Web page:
Comic-Con 2014 is expected to add $178 million to the San Diego economy. Hollywood has much more than that on the line. Every major studio is here in some form. So is every major comic book publisher and game developer. For all of them, Comic-Con is an annual rite of passage in which publicists hawk new products and projects. If fans get on board, riches could follow.
Of course, the biggest reveals are always reserved for Saturday when Time Warner's (NYSE:TWX.DL) DC Entertainment and Walt Disney's (NYSE:DIS) Marvel Studios take the stage at Comic-Con's famed 8,000-seat Hall H. What should investors be watching for today? We asked three of our top media and pop culture analysts to weigh in.
Leo Sun: What will Marvel do with the outcasts?
I'd like to know what Disney and Marvel's long-term plans are for its recently reclaimed characters. Specifically, Daredevil, Blade, Ghost Rider, and Punisher.
We know that Daredevil, Luke Cage, Iron Fist, and Jessica Jones are headed to Netflix in shows that will be connected to the Marvel Cinematic Universe. I'm not a fan of the idea. First off, putting these characters on TV restricts them to the "B team" -- much like the DC characters on CW -- making it hard to transfer them to big-budget movies. Second, Disney is missing out on box office profits by restricting Daredevil -- a character that grossed $179 million on a budget of $78 million in Fox's 2003 film -- to a cable show.
I've also been a fan of the idea of second team of "darker" heroes -- like Hawkeye, Black Widow, Daredevil, Blade, and the Punisher -- to complement the main Avengers and Guardians of the Galaxy. Most of these characters have crossed paths before in the comics, in major story arcs. Blade is also historically connected to SHIELD, and is a highly marketable character. The first three Blade films grossed $415 million on a combined budget of $164 million.
I believe that this new group would be a nice launching point for new solo films. Now that Marvel has teased its "Phase 3" schedule ahead of Comic-Con 2014, I'd like to see some clearer plans for bringing these well-known characters back into the film universe. For me, as both a fan and an investor, that would be more exciting than hearing an update about Ant-Man or Dr. Strange.
Steve Symington: Can Marvel Studios finally begin to drive genuine enthusiasm for Ant-Man?
We already know Ant-Man is set to play a big role in launching Marvel's slate of Phase 3 films in July 2015. And if investors weren't already worried enough that Ant-Man could suffer from a lack of interest from the broader movie-going public, those concerns intensified in late May after Marvel cited creative differences for the surprising departure of the film's longtime co-writer and director, Edgar Wright.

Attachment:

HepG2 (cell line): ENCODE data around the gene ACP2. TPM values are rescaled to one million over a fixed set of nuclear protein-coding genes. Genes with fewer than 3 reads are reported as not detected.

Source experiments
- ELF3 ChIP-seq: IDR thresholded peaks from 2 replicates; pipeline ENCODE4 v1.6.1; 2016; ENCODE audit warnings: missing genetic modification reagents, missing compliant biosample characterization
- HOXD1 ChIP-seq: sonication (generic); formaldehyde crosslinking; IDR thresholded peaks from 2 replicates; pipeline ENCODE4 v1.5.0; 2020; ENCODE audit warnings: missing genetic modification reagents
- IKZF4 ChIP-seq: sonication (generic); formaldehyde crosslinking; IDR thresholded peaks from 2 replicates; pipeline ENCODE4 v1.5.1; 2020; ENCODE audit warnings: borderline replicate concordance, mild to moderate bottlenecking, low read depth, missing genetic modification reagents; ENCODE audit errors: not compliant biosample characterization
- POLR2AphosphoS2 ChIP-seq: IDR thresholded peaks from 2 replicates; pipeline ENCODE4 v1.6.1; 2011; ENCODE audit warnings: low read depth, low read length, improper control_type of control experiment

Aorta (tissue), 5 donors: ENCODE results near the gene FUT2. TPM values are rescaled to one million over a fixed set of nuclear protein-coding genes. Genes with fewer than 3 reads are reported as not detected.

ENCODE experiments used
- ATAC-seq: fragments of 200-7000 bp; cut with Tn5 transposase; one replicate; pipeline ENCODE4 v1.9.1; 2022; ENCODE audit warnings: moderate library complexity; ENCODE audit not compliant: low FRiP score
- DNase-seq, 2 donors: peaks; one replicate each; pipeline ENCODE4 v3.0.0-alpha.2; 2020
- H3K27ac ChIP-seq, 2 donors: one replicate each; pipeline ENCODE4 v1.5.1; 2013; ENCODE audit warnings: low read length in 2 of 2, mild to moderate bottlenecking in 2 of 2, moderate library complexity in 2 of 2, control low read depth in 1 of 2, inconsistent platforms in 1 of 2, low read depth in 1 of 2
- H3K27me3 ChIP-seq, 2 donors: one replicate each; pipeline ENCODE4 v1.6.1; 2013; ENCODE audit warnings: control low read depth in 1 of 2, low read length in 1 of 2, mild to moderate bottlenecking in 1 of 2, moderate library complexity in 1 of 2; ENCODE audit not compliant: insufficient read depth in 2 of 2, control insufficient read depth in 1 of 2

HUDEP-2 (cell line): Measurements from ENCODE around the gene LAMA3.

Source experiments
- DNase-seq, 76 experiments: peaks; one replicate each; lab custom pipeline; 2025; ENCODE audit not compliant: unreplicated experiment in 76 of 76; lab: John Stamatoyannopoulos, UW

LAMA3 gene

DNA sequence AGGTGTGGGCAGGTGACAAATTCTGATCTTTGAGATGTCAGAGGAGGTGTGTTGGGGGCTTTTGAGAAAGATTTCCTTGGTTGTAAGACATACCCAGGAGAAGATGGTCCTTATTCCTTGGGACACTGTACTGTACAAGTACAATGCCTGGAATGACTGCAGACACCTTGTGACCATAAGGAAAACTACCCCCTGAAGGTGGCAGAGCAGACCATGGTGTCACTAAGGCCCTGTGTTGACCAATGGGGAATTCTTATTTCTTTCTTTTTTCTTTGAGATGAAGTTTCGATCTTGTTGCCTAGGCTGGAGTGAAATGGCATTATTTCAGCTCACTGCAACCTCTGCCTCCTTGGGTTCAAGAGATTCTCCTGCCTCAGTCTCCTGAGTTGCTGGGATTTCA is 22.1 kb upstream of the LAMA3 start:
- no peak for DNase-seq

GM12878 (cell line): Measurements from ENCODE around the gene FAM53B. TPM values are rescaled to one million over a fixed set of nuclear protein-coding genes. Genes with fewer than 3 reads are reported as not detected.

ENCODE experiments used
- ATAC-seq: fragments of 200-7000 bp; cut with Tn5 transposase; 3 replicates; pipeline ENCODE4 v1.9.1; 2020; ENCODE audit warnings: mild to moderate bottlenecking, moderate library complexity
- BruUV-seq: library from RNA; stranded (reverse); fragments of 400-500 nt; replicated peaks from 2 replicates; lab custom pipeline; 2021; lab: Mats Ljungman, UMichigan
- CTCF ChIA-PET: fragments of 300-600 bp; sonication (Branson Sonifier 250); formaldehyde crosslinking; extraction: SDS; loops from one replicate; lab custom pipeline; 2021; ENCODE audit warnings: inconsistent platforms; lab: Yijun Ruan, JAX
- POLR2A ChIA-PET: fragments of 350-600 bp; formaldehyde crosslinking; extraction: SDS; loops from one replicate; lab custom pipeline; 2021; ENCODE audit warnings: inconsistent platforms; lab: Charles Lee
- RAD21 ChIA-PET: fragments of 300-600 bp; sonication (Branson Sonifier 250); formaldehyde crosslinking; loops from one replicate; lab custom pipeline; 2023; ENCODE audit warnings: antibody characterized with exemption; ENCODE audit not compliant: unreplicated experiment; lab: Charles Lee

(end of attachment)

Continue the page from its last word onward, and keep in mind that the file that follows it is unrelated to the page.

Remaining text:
Now, however, with a retooled script from Anchorman's Adam McKay and a new director in Peyton Reed (Bring It On and Yes Man), Marvel has the perfect opportunity with Comic-Con 2014 to showcase to fans and investors alike what Ant-Man has to offer. Sure enough, Marvel has already confirmed Ant-Man's cast and crew will be present at the convention, and I know I'm not alone in hoping they'll treat attendees to something more significant than the test footage we saw at Comic-Con in 2012.
In the end, in the very likely event people like what they see, it'll go a long way toward appeasing skeptics who've argued Marvel's Phase 3 needs a stronger cinematic property to kick things off.
Tim Beyers: Will DC's competing universes exasperate fans?
At the recent Television Critics Association press tour, DC Entertainment Chief Creative Officer Geoff Johns ruled out any sort of connection between the TV universe that comprises Arrow, The Flash, Gotham, and Constantine and forthcoming movies, including 2016's Batman vs. Superman: Dawn of Justice.
Isn't that a risk? At some point, as the universes grow, DC will have to make decisions about which characters and stories are off-limits to the TV shows, and vice versa. Either that, or unleash a mashup in the style of "Crisis on Infinite Earths," after the 1985-86 comic book maxi-series of the same name. Over 12 issues, writer Marv Wolfman and artist George Perez blew apart, and then reassembled, a DC universe that had become so unwieldy that fans could hardly discern which character belonged where.
Then again, maybe that's the point. Maybe DC wants the sort of mega crossover event that Marvel kicked off with Captain America: The Winter Soldier and continued with Marvel's Agents of SHIELD. (Hail, Hydra!) Either way, at Comic-Con 2014 I'd like to better understand Warner's intentions with TV and movies since so much is riding on the success of DC Entertainment franchises.